Based in Toronto, Ontario, Nancy Matsumoto is a writer and editor who covers sustainable agriculture, food, sake, arts and culture.

Archival posts from my former PsychologyToday.com blog, "Eating Disorders News”

Tips on How to Fight for Eating Disorders Health Insurance Coverage

One of the most practical and informative sessions at the recent NEDA (National Eating Disorders Association) conference in Hollywood, CA, was a session called "Working with Insurance Companies for Care: Guidelines for Providers and Families.

The all-star team of experts was composed of Lisa Kantor, JD, of the Northridge, CA law firm Kantor & Kantor LLP (Kantor successfully brought suit against Blue Shield of California in a recent high-profile eating disorders-related U.S. Court of Appeals case); Stacey Brown, RN, director of nursing and utilization review at Avalon Hills in Logan, UT, and David Christian, Phd LP, clinical psychologist at Avalon Hills and insurance maven. The speakers guided the audience through the Byzantine process of obtaining and keeping insurance coverage for healthcare for the eating disordered individual. Judging from the packed room and the barrage of questions, it was clear that dealing with health insurers is one of the most difficult and frustrating issues facing patients and their families today.

Brown described the process of wrangling with insurers, who rarely understand the disease and usually are reluctant to pay for treatment as a "marathon, not a sprint," which requires constant attention, meticulous documentation, persistence and fortitude.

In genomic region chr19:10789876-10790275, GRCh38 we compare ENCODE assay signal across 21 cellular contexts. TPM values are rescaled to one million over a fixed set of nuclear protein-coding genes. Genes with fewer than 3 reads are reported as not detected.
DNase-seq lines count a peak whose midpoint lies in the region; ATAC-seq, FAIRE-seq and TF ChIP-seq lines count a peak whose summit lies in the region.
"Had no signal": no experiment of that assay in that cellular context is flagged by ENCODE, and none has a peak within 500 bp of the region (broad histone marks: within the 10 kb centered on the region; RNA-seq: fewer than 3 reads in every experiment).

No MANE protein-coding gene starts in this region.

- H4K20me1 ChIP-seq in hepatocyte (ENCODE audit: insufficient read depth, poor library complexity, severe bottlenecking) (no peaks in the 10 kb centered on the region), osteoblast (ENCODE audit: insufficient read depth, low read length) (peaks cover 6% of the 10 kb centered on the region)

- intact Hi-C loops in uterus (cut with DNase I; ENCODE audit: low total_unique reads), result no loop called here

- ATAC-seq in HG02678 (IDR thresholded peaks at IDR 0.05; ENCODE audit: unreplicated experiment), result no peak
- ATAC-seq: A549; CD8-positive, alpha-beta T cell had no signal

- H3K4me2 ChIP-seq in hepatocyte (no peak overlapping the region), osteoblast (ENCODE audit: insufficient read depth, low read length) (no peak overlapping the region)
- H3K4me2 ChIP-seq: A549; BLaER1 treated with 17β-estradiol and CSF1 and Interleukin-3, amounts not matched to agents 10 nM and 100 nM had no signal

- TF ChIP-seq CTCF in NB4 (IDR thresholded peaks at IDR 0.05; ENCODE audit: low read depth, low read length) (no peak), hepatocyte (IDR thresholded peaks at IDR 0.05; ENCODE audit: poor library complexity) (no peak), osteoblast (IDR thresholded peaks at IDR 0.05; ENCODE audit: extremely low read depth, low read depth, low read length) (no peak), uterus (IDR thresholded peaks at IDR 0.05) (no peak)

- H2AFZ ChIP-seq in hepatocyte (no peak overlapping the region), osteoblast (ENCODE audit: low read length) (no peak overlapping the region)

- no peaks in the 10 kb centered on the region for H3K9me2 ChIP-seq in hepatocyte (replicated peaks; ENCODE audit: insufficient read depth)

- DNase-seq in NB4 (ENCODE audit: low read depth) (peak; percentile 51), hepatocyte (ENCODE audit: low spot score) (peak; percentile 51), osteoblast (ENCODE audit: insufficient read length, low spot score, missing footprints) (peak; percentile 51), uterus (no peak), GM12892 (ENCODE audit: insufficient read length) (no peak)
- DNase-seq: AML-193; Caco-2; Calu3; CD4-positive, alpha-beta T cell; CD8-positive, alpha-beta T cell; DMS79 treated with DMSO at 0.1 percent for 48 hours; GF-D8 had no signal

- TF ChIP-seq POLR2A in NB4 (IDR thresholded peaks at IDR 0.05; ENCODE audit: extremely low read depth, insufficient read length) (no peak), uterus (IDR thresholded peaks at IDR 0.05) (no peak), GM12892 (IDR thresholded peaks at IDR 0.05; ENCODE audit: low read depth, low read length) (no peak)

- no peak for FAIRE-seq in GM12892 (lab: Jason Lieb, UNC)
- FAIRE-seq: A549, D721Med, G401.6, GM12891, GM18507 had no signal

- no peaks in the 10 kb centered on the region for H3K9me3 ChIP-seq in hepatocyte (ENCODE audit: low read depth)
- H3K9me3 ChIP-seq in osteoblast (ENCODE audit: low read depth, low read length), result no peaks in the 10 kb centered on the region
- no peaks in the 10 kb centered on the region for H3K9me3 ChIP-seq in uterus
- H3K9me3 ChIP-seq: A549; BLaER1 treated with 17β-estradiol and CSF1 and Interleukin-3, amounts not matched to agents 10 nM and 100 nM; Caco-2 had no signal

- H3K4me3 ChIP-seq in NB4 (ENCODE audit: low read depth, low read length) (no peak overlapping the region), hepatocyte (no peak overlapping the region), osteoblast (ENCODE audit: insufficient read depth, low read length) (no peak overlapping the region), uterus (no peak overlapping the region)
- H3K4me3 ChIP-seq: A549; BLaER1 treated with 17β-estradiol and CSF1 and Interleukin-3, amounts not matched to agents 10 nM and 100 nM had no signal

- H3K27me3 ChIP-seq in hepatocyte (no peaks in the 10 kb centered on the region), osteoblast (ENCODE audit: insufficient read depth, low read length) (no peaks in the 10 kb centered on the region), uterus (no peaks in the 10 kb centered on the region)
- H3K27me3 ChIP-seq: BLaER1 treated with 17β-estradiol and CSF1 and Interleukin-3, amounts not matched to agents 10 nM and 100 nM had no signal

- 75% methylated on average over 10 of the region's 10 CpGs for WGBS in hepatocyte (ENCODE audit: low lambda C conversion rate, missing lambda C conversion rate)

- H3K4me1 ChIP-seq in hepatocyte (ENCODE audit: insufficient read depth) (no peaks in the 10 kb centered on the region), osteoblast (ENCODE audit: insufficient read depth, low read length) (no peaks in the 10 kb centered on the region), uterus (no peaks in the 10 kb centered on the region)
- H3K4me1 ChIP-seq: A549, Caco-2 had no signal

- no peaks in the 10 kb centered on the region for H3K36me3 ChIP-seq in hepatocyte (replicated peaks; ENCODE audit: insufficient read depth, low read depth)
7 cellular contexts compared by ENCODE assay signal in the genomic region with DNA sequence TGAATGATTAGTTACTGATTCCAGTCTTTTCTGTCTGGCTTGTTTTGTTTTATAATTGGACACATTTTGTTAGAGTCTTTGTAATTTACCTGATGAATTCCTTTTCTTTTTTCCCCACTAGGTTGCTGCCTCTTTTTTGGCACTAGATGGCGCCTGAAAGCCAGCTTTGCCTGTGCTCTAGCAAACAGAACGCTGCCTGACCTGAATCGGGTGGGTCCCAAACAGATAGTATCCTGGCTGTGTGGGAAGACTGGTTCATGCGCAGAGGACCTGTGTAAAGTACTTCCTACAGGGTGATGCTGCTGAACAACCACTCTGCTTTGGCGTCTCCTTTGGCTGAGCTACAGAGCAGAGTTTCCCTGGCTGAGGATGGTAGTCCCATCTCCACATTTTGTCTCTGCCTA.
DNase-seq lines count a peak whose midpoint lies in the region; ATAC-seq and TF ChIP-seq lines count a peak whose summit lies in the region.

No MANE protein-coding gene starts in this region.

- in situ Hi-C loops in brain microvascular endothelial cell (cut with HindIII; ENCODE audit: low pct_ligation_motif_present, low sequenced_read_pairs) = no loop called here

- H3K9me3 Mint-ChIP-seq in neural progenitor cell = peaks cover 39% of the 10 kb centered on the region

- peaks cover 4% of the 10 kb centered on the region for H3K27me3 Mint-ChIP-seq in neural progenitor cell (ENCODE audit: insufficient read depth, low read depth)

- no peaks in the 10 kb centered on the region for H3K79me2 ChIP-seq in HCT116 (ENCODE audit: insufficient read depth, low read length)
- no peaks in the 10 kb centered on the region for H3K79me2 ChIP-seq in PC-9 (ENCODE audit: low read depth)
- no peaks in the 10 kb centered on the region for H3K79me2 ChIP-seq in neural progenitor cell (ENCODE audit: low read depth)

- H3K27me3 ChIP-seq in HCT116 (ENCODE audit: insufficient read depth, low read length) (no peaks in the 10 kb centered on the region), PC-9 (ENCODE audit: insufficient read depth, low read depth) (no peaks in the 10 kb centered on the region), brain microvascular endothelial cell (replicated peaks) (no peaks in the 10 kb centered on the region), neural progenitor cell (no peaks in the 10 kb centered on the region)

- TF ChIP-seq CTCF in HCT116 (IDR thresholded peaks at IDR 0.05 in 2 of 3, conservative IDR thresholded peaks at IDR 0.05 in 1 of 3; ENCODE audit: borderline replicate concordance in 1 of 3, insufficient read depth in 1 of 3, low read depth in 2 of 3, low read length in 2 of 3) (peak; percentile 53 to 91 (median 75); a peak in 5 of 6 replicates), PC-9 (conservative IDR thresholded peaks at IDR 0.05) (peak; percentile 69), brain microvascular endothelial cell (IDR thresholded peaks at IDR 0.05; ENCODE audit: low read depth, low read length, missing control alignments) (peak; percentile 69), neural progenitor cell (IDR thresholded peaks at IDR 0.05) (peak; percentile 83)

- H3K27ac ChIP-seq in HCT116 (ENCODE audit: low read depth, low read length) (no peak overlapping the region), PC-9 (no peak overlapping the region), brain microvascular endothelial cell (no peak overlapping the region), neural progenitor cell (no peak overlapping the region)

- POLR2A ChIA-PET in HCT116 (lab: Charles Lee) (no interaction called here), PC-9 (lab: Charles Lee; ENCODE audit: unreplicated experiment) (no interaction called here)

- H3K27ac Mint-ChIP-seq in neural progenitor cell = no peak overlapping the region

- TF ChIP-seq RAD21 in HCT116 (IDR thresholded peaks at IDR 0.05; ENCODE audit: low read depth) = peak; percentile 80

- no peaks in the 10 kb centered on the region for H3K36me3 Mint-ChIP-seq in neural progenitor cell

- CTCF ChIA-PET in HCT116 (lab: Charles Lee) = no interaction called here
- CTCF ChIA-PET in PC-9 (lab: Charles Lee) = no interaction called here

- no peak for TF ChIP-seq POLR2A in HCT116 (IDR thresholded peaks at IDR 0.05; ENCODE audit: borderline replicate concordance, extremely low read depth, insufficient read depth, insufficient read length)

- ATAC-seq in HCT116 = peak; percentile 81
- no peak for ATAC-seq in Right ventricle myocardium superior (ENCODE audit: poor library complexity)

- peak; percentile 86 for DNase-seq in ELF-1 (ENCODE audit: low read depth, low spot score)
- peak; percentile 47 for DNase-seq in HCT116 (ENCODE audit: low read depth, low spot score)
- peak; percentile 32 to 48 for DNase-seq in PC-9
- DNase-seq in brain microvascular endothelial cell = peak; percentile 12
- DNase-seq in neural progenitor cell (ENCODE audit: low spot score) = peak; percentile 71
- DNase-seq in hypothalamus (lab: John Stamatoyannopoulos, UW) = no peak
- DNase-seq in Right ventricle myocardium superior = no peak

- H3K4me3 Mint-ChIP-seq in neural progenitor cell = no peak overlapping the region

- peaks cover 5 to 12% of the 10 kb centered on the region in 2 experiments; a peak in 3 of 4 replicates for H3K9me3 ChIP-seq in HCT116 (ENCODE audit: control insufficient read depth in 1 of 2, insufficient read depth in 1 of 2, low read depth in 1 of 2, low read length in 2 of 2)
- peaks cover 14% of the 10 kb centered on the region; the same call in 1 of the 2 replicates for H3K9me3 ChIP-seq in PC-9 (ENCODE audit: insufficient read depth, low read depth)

Among the tips I gleaned are:

• Have your entire health insurance policy on your computer for easy access and so you can email it to care-givers. Remember that policies are revised every year.
• Keep narrative notes of every conversation with your insurer, including the date and who you spoke to. Document, document, document.
• Make sure your side of the story gets told.
• The most common reason for denial of coverage is lack of "medical necessity." Very often states have their own definition of medical necessity that will trump an insurer's definition. Study up on your states guidelines.
• Clinicians, especially on the residential treatment side, often are not trained to help patients with insurance issues and don't know what info they need to get treatment authorized. So it's up to you to do your homework and inform them.
• If you end up in a legal fight, your lawyer can only make your case as good as the information you give her/him.
• Remember that there is an inherent conflict of interest in your situation: insurers write and interpret their own policies. Confront capricious interpretations of policy.
• The burden is on you to show that an insurer's standards for medical necessity aren't consistent with "best practices."
• Insurers use poor measures of recovery. Point out when their standards aren't consistent with best practice.
• Insurers will cite false authorities. Check to see if their "authorities" are true eating disorders experts and what their biases might be, based on previous cases.

To view the more detailed PowerPoint presentation of the session by Brown, Christian, and Kantor, click here. As Christian told the audience at the end of the session, "The message is: document, document, document, and be ready for a fight."


Nutritionist Marcia Herrin and Nancy Matsumoto, co-authors of The Parent's Guide to Eating Disorders, Gūrze Books. Marcia is also author of Nutrition Counseling in the Treatment of Eating Disorders.

 

 

 

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